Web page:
A Piece of St. Benedict's Rule
St. Benedict teaches in his Rule not to rudely argue with the Abbot in the monastery and not to argue at all outside the monastery.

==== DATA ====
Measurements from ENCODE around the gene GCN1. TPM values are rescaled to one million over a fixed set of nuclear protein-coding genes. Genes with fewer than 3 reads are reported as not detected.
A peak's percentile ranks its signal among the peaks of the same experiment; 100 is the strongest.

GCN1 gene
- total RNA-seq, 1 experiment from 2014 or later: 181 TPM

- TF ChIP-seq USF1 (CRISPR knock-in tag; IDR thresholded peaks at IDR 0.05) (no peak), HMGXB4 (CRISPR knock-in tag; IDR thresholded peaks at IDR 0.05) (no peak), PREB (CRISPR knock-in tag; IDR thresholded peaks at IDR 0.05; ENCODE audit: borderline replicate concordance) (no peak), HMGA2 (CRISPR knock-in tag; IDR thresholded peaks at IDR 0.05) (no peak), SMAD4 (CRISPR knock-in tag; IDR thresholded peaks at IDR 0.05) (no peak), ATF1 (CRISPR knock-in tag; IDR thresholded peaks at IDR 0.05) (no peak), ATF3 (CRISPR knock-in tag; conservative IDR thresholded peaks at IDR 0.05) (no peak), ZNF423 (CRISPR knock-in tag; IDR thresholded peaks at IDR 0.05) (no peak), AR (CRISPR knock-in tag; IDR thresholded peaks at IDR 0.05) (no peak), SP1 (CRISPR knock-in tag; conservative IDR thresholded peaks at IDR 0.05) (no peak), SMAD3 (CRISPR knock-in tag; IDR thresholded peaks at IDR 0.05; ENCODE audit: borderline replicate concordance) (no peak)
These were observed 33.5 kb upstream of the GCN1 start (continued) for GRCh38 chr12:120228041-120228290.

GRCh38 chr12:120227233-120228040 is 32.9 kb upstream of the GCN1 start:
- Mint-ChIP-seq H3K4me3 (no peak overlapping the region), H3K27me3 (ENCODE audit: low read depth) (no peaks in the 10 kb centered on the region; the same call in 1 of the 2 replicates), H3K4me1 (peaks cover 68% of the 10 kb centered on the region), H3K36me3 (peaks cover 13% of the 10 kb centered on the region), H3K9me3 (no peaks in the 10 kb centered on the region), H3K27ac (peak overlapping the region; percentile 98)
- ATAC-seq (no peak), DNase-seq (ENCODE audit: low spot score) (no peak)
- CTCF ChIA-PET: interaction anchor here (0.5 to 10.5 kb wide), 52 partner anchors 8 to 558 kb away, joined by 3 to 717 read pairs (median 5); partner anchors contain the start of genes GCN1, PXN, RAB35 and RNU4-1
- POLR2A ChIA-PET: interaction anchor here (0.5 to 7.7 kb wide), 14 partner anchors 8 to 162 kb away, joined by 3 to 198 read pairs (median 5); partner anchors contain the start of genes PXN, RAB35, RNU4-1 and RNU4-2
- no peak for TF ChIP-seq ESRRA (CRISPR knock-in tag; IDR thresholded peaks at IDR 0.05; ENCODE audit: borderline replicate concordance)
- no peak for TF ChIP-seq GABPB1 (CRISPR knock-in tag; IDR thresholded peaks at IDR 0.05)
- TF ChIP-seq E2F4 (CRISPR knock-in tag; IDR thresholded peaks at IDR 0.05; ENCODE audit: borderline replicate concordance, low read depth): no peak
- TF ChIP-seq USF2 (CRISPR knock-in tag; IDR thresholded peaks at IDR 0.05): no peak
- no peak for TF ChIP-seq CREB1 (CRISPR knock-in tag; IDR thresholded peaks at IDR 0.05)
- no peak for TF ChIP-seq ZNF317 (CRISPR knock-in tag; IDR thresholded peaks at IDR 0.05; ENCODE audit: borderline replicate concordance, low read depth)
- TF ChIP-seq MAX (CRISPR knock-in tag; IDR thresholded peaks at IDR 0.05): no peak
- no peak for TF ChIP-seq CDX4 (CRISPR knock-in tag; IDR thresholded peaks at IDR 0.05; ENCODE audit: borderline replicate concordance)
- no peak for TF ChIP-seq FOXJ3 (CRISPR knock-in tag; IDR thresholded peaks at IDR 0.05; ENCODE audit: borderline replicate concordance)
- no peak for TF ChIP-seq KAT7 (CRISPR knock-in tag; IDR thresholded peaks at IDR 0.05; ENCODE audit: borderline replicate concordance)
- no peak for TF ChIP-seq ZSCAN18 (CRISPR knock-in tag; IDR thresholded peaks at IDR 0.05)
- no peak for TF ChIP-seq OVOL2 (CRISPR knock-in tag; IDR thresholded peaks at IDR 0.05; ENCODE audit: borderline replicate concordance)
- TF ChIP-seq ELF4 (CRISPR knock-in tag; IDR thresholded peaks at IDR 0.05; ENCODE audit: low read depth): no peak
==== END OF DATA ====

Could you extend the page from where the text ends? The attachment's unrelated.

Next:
Father Dwight Longenecker, in his book, Listen My Son, St. Benedict for Fathers, addresses these two principles. Looking at the second principle, he says we should teach our children not to argue with each other or with their parents outside of the home to show solidarity in the family. What a great understanding of "family" as well as self-discipline. The first principle, Fr. Longenecker points out, must be understood as St. Benedict meant it. He points out that arguing is not the problem, but arguing rudely. It is good to argue sometimes but it must be done respecting the dignity of those involved. He writes, "The usual reason that argument becomes either heated or icy is because a problem has been brewing for some time and no one has had the courage to bring it into the open. So the best way to keep argument manageable is to encourage constant and open communication. Both children and parents should be able to express their feelings honestly, but without losing control." Open, respectful communication helps a family draw closer as well as grow in their respect for one another.